Life was very different after 9/11 in a lot of ways. One thing that changed forever is the way we travel.

That terrorist event changed the entire travel industry, from what we can take on the plane to how we check in to a hotel. Experts say while we may be safer, we lost some freedoms and for some of us, the emotional damage is still real.

In the days after 9/11, airports closed, runways were empty and nothing was taking off. Eventually Americans returned to flying. However, the way we flew changed dramatically.

For starters, the TSA, Transportation Security Administration, simply didn’t exist before 9/11. Suddenly, gone were the days of showing up at the airport 15 minutes before takeoff. TSA spot checks of luggage, baggage screenings, pat downs and body scanners became a reality.

“You have to go way ahead of time,” said Mahmood Khan. 

Khan is a professor of hospitality and tourism management at Virginia Tech. He says this all lead to longer travel time. He said, “More delays. This brings anxiety.”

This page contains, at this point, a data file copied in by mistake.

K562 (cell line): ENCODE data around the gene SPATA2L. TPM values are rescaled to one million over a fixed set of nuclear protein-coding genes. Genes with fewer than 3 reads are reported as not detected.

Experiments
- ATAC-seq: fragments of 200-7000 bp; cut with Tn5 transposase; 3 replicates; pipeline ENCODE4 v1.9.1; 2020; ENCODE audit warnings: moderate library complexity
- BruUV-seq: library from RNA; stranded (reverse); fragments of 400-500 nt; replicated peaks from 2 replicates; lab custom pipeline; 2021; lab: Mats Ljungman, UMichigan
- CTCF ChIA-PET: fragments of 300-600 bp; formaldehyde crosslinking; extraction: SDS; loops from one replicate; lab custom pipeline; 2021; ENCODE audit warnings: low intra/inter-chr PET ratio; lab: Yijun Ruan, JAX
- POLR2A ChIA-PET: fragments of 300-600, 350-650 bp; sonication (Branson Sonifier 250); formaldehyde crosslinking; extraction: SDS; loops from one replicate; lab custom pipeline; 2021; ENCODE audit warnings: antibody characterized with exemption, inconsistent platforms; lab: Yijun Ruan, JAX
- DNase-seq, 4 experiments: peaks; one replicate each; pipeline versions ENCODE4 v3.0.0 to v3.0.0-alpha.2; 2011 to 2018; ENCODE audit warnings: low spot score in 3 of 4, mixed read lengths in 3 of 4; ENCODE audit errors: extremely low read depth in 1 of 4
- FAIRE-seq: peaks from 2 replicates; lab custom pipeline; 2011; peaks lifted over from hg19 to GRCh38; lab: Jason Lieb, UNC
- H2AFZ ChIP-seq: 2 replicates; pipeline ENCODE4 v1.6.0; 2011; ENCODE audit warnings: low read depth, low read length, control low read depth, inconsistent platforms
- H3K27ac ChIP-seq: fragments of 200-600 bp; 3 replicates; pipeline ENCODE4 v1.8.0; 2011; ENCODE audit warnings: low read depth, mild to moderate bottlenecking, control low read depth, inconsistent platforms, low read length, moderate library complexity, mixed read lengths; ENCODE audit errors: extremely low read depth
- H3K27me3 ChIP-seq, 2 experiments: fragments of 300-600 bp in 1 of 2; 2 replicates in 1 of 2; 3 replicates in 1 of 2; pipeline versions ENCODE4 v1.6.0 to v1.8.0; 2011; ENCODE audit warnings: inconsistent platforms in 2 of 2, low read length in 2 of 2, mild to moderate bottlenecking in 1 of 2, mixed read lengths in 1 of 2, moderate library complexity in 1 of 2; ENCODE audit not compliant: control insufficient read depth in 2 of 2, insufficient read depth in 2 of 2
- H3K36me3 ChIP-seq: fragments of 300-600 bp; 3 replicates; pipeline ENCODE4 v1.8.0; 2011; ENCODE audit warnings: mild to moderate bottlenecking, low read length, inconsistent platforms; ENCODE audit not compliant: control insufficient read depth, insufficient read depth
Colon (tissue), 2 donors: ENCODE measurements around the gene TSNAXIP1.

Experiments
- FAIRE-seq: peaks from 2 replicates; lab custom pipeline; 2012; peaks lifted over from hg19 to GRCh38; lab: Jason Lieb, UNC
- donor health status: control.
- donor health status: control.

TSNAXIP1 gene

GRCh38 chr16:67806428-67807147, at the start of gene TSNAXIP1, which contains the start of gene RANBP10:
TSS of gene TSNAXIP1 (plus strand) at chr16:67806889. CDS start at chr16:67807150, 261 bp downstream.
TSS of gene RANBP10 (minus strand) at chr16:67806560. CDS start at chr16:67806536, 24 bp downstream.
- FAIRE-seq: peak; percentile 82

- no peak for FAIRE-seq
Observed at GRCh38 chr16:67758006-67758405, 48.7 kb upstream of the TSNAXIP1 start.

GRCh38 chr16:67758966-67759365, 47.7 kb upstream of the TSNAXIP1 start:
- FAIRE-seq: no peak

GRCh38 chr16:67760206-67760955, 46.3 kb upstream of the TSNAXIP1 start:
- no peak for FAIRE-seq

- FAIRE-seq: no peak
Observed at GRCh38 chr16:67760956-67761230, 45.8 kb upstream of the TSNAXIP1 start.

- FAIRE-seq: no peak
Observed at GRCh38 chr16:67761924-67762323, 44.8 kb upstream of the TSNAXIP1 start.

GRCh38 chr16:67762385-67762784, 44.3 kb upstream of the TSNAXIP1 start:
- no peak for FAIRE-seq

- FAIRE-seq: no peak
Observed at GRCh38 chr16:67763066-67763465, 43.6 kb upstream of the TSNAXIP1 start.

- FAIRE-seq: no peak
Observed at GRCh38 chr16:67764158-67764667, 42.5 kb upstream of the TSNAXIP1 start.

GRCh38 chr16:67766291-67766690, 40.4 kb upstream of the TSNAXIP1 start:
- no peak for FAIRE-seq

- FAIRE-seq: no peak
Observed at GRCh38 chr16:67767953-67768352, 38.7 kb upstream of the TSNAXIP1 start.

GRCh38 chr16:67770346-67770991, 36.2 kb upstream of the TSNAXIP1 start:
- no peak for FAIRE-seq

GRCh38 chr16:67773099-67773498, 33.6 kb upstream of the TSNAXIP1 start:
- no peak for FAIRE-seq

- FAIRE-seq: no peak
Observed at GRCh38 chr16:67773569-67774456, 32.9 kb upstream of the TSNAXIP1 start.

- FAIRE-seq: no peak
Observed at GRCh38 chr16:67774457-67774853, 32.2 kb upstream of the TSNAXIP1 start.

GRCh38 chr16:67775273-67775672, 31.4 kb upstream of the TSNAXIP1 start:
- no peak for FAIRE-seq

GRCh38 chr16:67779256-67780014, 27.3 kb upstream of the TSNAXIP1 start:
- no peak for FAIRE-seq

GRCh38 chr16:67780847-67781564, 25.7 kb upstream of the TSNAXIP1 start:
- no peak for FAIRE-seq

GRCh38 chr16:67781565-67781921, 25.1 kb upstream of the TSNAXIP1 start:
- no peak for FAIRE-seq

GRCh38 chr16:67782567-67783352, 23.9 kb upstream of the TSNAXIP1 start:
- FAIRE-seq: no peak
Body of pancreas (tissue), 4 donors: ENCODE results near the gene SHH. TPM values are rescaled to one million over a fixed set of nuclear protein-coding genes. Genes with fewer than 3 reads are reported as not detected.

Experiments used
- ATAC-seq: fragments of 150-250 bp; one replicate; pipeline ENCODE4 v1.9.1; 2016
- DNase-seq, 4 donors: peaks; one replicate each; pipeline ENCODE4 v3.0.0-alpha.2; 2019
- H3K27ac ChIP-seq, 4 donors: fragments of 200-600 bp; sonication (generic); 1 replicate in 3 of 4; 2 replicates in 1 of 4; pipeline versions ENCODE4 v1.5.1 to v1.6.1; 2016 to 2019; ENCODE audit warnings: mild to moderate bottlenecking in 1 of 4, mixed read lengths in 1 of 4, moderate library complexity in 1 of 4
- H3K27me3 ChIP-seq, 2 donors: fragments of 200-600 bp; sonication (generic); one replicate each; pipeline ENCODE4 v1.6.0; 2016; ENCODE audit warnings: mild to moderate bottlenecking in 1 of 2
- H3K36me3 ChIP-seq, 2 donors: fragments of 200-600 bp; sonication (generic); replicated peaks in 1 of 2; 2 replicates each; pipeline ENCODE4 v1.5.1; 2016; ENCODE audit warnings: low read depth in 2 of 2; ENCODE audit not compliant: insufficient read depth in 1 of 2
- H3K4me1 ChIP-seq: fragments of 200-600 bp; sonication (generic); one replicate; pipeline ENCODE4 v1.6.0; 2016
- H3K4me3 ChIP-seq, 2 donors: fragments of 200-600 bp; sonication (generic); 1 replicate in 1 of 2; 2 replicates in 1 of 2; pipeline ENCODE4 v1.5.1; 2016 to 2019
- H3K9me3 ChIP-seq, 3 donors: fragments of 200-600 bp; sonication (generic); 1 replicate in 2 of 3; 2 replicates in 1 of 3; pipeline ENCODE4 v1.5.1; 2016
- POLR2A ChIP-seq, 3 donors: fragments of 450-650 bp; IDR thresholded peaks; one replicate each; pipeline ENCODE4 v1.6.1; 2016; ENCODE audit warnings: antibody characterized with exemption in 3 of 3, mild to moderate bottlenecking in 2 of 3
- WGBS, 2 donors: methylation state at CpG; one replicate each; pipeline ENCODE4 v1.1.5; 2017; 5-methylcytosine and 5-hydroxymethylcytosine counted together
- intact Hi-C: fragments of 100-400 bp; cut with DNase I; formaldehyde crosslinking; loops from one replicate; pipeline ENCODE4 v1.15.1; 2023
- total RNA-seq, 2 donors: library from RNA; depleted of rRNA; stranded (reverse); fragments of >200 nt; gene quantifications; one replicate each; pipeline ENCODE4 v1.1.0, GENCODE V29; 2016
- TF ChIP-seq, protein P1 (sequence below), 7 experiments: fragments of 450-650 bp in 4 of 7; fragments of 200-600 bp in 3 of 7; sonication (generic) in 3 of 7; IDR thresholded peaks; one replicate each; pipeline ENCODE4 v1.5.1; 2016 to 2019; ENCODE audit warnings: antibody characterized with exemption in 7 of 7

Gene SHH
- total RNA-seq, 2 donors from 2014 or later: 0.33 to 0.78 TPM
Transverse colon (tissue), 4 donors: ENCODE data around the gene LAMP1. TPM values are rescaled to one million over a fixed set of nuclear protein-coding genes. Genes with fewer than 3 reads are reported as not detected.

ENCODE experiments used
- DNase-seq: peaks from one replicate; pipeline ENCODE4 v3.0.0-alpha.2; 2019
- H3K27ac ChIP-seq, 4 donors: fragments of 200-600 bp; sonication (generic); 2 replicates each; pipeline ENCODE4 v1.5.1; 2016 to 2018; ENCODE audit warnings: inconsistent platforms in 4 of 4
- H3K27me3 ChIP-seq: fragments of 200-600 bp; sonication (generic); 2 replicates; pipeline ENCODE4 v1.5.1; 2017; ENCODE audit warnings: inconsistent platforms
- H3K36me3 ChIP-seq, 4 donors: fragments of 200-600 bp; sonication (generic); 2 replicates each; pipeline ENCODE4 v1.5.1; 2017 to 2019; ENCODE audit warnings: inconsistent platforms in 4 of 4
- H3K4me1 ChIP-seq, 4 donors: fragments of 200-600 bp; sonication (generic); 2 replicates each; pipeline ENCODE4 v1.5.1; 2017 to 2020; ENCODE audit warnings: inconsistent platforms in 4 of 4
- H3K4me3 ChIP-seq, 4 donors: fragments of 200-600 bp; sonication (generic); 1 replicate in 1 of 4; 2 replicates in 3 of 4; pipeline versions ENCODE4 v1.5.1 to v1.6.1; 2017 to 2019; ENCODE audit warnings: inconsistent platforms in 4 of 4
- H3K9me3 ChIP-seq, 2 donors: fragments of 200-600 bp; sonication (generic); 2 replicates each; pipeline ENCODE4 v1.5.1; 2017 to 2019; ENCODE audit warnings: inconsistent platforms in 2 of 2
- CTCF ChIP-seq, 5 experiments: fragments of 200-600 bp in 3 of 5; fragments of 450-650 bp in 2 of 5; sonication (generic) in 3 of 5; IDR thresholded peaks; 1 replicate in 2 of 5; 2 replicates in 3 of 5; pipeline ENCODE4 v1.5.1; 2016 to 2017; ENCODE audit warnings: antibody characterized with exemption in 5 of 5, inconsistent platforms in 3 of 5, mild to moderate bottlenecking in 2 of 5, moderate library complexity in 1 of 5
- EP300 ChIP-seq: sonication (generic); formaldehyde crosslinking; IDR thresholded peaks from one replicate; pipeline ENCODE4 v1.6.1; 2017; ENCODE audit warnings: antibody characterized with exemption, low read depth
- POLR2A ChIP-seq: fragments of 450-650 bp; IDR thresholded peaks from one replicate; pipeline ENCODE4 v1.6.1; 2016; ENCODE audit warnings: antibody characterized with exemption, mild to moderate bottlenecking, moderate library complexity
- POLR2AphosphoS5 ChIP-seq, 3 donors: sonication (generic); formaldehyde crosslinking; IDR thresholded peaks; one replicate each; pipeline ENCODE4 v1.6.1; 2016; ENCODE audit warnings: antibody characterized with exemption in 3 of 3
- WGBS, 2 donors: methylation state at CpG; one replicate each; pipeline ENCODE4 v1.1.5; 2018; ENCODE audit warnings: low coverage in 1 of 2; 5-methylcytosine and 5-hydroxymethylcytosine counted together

Flying came with new restrictions too. Gels, aerosols and liquids were limited in size and to one clear bag for inspection. Also, bans on what you could take on-board went into effect. No longer permitted on the plane -razors, scissors and knives.

“They cannot provide for example, nice cutlery. So the class of service has been affected” said Khan.

The 9/11 hijackings brought some permanent security changes inside the plane as well. Armed marshals were added to plane and cockpit doors were reinforced. Gone were the days of good-byes at the gate. There were now airport terminal boundaries.

Khan said, “The families cannot see their loved one climb of the stairs and go.” Khan says for some the overall fear of flying has increased. He said, “It is very difficult the remove the scares that have been left by 9-11.”

The travel changes are not limited to the airport. Big brother is watching more. Hotels added cameras and now want your ID or passport at check-in.

“It’s much safer but it comes at a cost,” said Khan.

The professor believes 20 years later we are seeing similar 9/11 impacts on travel with the COVID-19 pandemic. Flights were grounded for a time and he says there are still many who feel much safer driving than flying.